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Jim's Urban Guerilla Cassoulet
SERVE WITH: Pinot Noir

I think this Cassoulet is a perfect and savory match for Pinot Noir. Most versions require ingredients that may charitably be described as uncommon: preserved goose, pickled pork, lamb shoulder, etc. Most also require several hours of preparation. I have concocted a still-savory, but simpler and quicker version, made from easily-procured ingredients.

Cassoulet [that's pronounced Cass-, as in late singer Mama and -oulet, as in crooner Robert Goulet], is a combination of beans and a mix of meats. If only I could sing nearly as well as either, I'd probably have someone cooking this up for me.

Originated in the Languedoc region of southern France and named for Cassol d'Issel, the village which made the traditional clay pots it was cooked in, Cassoulet has been adapted to many regions which now claim it for their own. Now I'm staking my claim.

• 1 - 16 oz. pkg dried small white beans
• 1 tsp. salt
• 1 Tbs. dried Bouquet Garni (or 3 Tbs. fresh, tied in cheesecloth)
• 3 bay leaves
• 1 tsp. olive oil
• 6 small yellow (or white) onions
• 4 to 6 cloves fresh garlic
• 2 carrots
• 6 chicken thighs (skin & bone included)
• 1 cup dry white (or red) wine
• 1 - 16 oz. can crushed tomatoes
• 2 - 14.5 oz. cans chicken (or beef) broth
• 1/4 cup dried pearl barley
• 1 - 12 oz. pkg. Jimmy Dean sausage (I like the "Sage" version best)
• 2 cups hard croutons (garlic or unflavored) or broken-up hard, crusty bread
• fresh sage or parsley, chopped for garnish

Sort (a cookie sheet works well for this) and rinse the beans in a colander and rehydrate them by overnight soaking in a pan with plenty of water. Drain the soak water, refill the pan with fresh and add the salt, Bouquet Garni, and one bay leaf. Bring to a boil, reduce immediately to a simmer and allow to cook until the beans are firm, but tender (about 90 minutes). While the beans simmer, proceed with the other steps. When the beans reach doneness, remove from heat, drain in collander and rinse in tap water to cool and prevent further cooking. Avoid allowing the beans to become too soft and mushy. The beans may be cooked up to three days ahead of final assembly, if left in fresh water and refrigerated.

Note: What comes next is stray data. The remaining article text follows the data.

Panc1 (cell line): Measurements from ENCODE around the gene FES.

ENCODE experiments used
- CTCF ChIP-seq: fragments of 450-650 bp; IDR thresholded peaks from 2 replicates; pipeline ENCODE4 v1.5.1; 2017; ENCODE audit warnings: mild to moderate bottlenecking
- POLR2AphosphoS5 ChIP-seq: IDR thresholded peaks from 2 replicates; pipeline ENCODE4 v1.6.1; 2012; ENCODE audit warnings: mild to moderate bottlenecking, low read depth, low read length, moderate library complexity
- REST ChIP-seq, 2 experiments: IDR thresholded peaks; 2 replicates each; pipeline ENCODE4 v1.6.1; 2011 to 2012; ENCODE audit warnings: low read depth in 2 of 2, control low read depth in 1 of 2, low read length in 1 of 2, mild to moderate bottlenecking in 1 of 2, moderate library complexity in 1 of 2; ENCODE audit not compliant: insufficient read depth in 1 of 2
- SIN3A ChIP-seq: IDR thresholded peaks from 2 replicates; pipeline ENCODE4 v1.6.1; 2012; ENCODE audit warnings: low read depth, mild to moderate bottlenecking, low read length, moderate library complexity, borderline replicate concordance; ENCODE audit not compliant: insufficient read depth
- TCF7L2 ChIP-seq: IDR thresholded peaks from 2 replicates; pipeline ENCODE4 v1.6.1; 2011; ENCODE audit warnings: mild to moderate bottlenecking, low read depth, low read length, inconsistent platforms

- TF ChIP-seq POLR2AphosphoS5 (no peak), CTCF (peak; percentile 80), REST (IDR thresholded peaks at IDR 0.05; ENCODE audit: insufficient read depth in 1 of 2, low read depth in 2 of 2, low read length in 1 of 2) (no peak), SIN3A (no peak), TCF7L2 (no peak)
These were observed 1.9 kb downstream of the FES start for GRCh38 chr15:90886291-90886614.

Wash and dry the chicken thighs. In an olive-oil-filmed and oven-capable deep fry pan, brown pieces, 3 minutes on each side, over medium-high heat. Set aside on a paper towel on top of old newspaper to drain excess fat. Slice off the ends and peel the onions, place the cut ends down in the fry pan and brown 4 to 6 minutes on medium-high heat, turning with tongs to get even brownness on each end. Peel the garlic cloves, leaving whole. Peel and slice the carrots into 1/8" buttons. Add both to fry pan, cooking 1 to 2 minutes more, stirring occasionally, until soft. Add wine and remaining bay leaves and return chicken to fry pan. When wine starts to simmer, add crushed tomatoes and one can of broth. When mixture simmers again, add barley. Simmer all for 60 to 90 minutes, until the chicken meat is easily removed from the bone with a fork. This component mixture may also be cooked up to three days ahead of assembly and refrigerated. (At this stage, I like to de-bone all of the chicken meat and discard the skin, bones, and gristle, but it isn't necessary, if you accept a more rustic version.)

When ready to assemble and serve, put the drained beans in the bottom of a large baking dish or dutch oven. Use a sharp knife to slice right through the wrapper at the markings and fry the sausage patties a minute or two on each side. Drain on paper towel-newspaper. Make a layer of sausage slices on top of the beans. Pour the vegetable-chicken mixture as the top layer. Bake uncovered in a slow oven (less than 200° F) for 1 to 2 hours, depending on if warm or cold from the refrigerator. If needed, add the back-up can of broth. Add a layer of the croutons or crusty bread and chopped herbs and cover about five minutes before serving. Scoop into large soup bowls or pasta plates. With baguettes and green salad, this makes a complete meal for six and a great match for a velvet-textured Pinot Noir. 

by Jim LaMar

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